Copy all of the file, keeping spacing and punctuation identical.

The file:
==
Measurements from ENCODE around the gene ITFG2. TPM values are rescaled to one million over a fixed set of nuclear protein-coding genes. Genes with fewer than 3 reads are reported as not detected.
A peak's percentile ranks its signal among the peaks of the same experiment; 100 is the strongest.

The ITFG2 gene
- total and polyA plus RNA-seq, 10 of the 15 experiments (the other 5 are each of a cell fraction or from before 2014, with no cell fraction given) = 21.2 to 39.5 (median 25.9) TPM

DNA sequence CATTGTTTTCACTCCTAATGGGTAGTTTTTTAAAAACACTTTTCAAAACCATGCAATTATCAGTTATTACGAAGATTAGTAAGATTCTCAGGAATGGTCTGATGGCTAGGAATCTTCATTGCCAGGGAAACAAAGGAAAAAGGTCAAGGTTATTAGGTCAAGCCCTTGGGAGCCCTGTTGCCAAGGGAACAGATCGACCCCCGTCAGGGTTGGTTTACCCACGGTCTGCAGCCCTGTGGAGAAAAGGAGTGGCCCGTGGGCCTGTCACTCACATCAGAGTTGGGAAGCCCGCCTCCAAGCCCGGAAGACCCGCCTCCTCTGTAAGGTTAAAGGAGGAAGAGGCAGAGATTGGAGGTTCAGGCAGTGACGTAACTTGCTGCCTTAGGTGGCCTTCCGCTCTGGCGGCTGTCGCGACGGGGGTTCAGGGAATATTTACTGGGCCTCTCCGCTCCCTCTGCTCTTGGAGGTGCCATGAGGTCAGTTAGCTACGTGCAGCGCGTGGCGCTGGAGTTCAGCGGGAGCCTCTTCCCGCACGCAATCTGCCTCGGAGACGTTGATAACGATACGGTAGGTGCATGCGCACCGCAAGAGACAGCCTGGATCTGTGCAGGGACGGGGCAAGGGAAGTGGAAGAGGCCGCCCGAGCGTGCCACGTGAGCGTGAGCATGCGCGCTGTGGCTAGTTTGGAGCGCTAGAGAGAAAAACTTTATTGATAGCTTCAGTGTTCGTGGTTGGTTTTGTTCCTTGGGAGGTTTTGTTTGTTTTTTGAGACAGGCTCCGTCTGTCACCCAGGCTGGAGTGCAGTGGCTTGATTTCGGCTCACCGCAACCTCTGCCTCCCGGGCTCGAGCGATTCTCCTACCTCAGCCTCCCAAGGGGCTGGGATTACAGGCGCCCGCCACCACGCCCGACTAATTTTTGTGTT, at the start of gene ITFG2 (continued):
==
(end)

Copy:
Measurements from ENCODE around the gene ITFG2. TPM values are rescaled to one million over a fixed set of nuclear protein-coding genes. Genes with fewer than 3 reads are reported as not detected.
A peak's percentile ranks its signal among the peaks of the same experiment; 100 is the strongest.

The ITFG2 gene
- total and polyA plus RNA-seq, 10 of the 15 experiments (the other 5 are each of a cell fraction or from before 2014, with no cell fraction given) = 21.2 to 39.5 (median 25.9) TPM

DNA sequence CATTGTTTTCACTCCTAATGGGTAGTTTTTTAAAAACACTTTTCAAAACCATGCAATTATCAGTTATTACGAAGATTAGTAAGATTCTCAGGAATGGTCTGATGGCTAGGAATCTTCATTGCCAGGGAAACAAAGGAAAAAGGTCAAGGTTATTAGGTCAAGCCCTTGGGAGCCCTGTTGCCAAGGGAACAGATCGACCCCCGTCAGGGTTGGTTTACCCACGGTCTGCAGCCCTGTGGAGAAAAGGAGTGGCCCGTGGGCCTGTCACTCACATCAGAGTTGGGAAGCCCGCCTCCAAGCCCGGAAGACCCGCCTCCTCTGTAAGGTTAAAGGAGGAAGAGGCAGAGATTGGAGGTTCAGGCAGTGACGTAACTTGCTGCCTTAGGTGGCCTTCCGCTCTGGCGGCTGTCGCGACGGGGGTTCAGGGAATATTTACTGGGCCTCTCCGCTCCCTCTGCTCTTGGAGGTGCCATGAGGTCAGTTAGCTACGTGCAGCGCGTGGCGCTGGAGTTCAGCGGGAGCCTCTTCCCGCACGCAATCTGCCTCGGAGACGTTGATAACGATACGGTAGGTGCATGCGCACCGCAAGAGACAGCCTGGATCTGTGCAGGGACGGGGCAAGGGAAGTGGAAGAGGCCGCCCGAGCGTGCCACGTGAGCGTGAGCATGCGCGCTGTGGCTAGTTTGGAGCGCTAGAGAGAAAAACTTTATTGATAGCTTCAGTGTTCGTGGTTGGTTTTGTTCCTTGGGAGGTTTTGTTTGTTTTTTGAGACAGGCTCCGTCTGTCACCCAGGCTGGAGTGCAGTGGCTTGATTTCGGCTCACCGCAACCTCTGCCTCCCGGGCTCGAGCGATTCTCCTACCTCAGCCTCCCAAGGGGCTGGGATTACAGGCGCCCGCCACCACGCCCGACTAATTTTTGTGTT, at the start of gene ITFG2 (continued):